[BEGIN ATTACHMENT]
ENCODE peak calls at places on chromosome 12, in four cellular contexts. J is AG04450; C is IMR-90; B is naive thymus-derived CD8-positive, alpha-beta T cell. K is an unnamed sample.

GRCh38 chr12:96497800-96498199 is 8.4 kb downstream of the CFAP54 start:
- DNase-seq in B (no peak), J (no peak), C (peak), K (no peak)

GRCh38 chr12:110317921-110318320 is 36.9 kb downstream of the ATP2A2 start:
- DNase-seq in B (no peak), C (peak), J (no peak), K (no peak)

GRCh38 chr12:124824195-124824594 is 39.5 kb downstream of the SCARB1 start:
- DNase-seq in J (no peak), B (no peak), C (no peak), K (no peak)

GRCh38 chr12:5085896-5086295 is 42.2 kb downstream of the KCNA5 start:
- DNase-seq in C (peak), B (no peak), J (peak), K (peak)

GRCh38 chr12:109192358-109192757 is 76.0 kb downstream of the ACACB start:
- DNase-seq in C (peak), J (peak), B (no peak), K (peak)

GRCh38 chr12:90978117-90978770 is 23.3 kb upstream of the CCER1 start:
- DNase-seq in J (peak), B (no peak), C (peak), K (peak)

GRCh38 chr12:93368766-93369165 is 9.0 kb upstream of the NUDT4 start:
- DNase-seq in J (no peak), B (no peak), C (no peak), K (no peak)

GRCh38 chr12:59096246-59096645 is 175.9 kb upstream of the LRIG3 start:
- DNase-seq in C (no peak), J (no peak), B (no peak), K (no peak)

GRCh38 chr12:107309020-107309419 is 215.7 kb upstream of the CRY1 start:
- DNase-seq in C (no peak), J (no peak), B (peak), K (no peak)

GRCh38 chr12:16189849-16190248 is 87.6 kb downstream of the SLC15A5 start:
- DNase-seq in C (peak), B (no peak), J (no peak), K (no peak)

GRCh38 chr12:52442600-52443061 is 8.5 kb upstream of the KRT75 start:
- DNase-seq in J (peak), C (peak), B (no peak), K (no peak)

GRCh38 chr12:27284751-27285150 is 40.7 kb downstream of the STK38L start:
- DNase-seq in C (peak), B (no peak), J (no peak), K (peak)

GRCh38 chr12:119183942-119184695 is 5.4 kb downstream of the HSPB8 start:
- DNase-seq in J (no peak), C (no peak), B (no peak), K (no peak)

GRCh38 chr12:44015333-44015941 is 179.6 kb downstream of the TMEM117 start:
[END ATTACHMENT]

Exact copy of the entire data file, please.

ENCODE peak calls at places on chromosome 12, in four cellular contexts. J is AG04450; C is IMR-90; B is naive thymus-derived CD8-positive, alpha-beta T cell. K is an unnamed sample.

GRCh38 chr12:96497800-96498199 is 8.4 kb downstream of the CFAP54 start:
- DNase-seq in B (no peak), J (no peak), C (peak), K (no peak)

GRCh38 chr12:110317921-110318320 is 36.9 kb downstream of the ATP2A2 start:
- DNase-seq in B (no peak), C (peak), J (no peak), K (no peak)

GRCh38 chr12:124824195-124824594 is 39.5 kb downstream of the SCARB1 start:
- DNase-seq in J (no peak), B (no peak), C (no peak), K (no peak)

GRCh38 chr12:5085896-5086295 is 42.2 kb downstream of the KCNA5 start:
- DNase-seq in C (peak), B (no peak), J (peak), K (peak)

GRCh38 chr12:109192358-109192757 is 76.0 kb downstream of the ACACB start:
- DNase-seq in C (peak), J (peak), B (no peak), K (peak)

GRCh38 chr12:90978117-90978770 is 23.3 kb upstream of the CCER1 start:
- DNase-seq in J (peak), B (no peak), C (peak), K (peak)

GRCh38 chr12:93368766-93369165 is 9.0 kb upstream of the NUDT4 start:
- DNase-seq in J (no peak), B (no peak), C (no peak), K (no peak)

GRCh38 chr12:59096246-59096645 is 175.9 kb upstream of the LRIG3 start:
- DNase-seq in C (no peak), J (no peak), B (no peak), K (no peak)

GRCh38 chr12:107309020-107309419 is 215.7 kb upstream of the CRY1 start:
- DNase-seq in C (no peak), J (no peak), B (peak), K (no peak)

GRCh38 chr12:16189849-16190248 is 87.6 kb downstream of the SLC15A5 start:
- DNase-seq in C (peak), B (no peak), J (no peak), K (no peak)

GRCh38 chr12:52442600-52443061 is 8.5 kb upstream of the KRT75 start:
- DNase-seq in J (peak), C (peak), B (no peak), K (no peak)

GRCh38 chr12:27284751-27285150 is 40.7 kb downstream of the STK38L start:
- DNase-seq in C (peak), B (no peak), J (no peak), K (peak)

GRCh38 chr12:119183942-119184695 is 5.4 kb downstream of the HSPB8 start:
- DNase-seq in J (no peak), C (no peak), B (no peak), K (no peak)

GRCh38 chr12:44015333-44015941 is 179.6 kb downstream of the TMEM117 start: